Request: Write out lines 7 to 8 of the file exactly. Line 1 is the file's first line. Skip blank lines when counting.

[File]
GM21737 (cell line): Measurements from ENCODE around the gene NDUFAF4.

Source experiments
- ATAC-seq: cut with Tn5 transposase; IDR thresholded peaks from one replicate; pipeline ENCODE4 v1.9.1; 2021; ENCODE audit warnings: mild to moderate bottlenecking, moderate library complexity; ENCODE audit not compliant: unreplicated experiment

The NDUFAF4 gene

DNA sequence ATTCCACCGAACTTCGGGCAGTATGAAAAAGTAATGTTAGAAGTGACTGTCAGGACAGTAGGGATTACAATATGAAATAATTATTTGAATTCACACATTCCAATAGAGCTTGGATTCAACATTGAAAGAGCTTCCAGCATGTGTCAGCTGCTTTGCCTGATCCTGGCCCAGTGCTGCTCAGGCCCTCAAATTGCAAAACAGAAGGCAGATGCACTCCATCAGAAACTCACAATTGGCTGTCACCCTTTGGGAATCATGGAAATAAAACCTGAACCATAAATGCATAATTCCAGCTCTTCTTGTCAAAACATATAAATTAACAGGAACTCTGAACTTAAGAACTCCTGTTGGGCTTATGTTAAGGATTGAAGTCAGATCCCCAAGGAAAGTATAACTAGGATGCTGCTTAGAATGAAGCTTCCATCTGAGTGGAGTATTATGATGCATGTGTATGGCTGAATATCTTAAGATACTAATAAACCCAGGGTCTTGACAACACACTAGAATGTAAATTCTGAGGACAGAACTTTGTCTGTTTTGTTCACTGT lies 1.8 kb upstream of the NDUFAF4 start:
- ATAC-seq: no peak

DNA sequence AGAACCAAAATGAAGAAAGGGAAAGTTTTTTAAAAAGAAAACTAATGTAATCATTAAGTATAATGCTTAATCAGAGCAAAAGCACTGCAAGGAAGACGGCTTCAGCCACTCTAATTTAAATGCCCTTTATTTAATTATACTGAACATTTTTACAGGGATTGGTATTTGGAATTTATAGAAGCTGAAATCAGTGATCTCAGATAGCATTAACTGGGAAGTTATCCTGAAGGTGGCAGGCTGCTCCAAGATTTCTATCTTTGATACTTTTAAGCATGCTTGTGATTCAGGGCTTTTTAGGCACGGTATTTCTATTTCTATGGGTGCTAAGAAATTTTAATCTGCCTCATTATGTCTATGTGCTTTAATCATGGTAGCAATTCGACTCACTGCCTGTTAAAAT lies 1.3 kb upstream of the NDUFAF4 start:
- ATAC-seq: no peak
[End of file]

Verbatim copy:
DNA sequence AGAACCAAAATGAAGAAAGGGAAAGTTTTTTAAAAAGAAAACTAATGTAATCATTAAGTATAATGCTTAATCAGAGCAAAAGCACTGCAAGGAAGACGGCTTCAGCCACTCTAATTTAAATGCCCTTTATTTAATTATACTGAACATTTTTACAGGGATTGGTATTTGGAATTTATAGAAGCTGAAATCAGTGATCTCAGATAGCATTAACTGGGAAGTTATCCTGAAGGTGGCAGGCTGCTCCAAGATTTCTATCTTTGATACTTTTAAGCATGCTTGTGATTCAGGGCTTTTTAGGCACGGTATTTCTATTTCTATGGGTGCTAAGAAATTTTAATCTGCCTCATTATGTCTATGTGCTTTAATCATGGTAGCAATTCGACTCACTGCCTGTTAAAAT lies 1.3 kb upstream of the NDUFAF4 start:
- ATAC-seq: no peak